New Delhi: The intense second wave of Covid-19 infection and the subsequent regional lockdowns will limit growth in the domestic commercial vehicle (CV) sales volume to 23%-28% this fiscal from the earlier projection of 32%-37% expected prior to its onset, credit rating agency Crisil said in a report on Monday.
However, the agency expects recovery in demand from the second quarter with easing lockdowns and pace of vaccinations picking up.
In the previous fiscal, the volume growth had hard-braked to a decadal low largely on the back of subdued freight availability along with the pandemic impact. According to the credit rating firm the CV market saw two consecutive fiscals of steep volume decline of 29% and 21% in 2020 and 2021, respectively, following multiple headwinds such as revised axle norms, BS-VI transition, and the pandemic.
With lockdowns becoming widespread in May, freight movement, and consequently the profitability of fleet operators, would remain under pressure, weighing on demand at least in the first quarter, Crisil said in a release.
It however expects that as lockdowns ease from the second quarter, freight demand and rates could normalise, aiding demand for CVs. Crisil also said that credit metrics of CV makers are expected to improve as margins expand on better capacity utilisation and product mix.
According to Hetal Gandhi, director, CRISIL Research, the MHCV volume, which was hurt more in the past two fiscal years, should see a strong 35-40% growth this fiscal, driven by the government’s infrastructure thrust and revival in economic activity.
She further said LCVs could grow 15-20% given continued last-mile demand from e-commerce, consumer staples and the replacement market.
“Demand for buses – the segment hit the hardest because of schools shutting and lack of demand from state transport undertakings and corporates – should grow 67%-72%, but will remain at multi-year lows. Overall CV volume would still be about 30% below fiscal 2019 level,” Gandhi added.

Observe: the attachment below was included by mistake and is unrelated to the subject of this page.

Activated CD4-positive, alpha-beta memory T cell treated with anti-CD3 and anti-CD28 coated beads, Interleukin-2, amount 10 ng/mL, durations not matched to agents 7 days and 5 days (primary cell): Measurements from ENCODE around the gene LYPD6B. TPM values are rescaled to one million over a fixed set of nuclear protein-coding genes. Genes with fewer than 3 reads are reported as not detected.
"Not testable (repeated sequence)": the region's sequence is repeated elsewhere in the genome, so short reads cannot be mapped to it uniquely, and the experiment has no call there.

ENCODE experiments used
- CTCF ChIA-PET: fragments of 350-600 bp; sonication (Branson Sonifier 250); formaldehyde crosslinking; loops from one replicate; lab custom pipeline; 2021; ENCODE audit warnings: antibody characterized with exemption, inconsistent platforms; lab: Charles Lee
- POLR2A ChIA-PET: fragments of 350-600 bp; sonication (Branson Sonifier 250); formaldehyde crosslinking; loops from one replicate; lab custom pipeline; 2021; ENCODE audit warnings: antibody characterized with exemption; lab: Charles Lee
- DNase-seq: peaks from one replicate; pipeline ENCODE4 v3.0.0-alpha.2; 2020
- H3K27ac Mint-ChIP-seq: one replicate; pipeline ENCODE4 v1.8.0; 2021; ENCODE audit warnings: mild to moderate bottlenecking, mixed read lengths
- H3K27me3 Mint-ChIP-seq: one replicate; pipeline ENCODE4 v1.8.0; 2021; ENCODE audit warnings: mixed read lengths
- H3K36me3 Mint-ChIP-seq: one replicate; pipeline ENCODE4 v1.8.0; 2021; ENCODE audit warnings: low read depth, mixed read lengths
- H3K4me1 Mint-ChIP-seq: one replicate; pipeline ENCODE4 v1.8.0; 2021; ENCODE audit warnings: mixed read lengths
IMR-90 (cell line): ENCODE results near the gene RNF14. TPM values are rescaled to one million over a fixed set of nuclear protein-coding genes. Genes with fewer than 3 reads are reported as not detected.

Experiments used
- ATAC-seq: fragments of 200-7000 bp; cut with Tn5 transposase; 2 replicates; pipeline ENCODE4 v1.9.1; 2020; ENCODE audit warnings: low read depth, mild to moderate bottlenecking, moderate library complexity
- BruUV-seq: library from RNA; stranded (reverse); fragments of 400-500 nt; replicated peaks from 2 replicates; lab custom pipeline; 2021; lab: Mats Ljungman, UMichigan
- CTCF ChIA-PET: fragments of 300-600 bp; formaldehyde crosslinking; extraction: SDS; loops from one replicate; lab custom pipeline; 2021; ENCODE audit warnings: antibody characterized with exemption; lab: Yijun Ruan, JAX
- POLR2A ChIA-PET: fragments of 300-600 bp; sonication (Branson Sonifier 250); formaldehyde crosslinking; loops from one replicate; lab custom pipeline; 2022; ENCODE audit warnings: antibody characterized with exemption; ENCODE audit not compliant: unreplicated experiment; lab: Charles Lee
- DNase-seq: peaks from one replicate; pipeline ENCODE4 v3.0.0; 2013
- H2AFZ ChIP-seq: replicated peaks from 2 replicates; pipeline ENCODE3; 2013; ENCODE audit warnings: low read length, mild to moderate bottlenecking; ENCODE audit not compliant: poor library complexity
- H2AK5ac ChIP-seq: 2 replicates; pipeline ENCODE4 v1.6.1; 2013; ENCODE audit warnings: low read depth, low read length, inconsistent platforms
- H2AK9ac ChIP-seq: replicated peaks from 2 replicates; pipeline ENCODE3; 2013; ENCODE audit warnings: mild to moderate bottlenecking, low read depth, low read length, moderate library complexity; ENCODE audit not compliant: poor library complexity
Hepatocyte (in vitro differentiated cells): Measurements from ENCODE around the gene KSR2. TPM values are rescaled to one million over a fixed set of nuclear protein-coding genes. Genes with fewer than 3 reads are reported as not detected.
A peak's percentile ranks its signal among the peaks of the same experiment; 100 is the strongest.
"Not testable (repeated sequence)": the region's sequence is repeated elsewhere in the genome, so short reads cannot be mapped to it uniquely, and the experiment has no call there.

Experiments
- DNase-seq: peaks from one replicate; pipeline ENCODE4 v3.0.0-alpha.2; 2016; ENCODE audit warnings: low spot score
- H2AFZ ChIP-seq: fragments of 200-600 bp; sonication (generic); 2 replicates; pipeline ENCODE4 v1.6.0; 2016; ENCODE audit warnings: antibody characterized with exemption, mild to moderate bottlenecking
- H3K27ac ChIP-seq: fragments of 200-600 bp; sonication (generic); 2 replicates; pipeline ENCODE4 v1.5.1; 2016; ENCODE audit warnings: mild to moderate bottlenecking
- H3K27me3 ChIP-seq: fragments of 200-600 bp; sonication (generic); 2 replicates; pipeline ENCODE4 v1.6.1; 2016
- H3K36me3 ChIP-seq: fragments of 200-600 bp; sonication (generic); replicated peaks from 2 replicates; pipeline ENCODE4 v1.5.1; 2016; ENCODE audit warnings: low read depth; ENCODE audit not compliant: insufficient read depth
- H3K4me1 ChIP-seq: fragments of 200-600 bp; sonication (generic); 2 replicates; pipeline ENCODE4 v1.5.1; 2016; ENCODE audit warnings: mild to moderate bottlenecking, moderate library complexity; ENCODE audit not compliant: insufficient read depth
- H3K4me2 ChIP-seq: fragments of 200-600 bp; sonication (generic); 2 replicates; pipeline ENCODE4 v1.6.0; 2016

Crisil noted that OEMs are unlikely to get a fillip from wholesale push because inventories at dealers were at fairly elevated levels of 35- 40 days as of end-March (against normal levels of 25-30 days). Inventories had risen sharply in the second half after near-zero inventory at the beginning of last fiscal due to the BS-VI transition, it added.
Highlighting one positive factor the agency said, revenue growth versus volumes will be in the fast lane this year. Better product mix due to higher sales of costlier MHCVs compared with LCVs would provide a fillip to average realisations, it added.
On the commodity cost front Crisil said, Raw material cost inflation, particularly in the form of steel prices, is expected to be largely passed on to consumers, similar to last fiscal which saw 10-15% price increases due to both BS-VI and commodity inflation.
“Higher revenue, coupled with improved capacity utilisation (up from ~38% to ~45%) and control on fixed costs, should help CV makers improve operating margin this year to about 7%,” Naveen Vaidyanathan, associate director, Crisil Ratings, said.
He further mentioned last year, players had eked out an operating margin of 4.4% despite decadal-low volume due to significant operational improvements and reduction of fixed costs.
Crisil noted that with improved profitability, capex – cut sharply last year – should more than double this year to normal levels. Nevertheless, higher profitability would drive free cash flow generation and help lower debt. It expects recovery in demand from the second quarter with easing lockdowns and pace of vaccinations picking up. A third wave of Covid-19 could further dampen sentiment, and will be a key monitorable, too, the agency pointed out.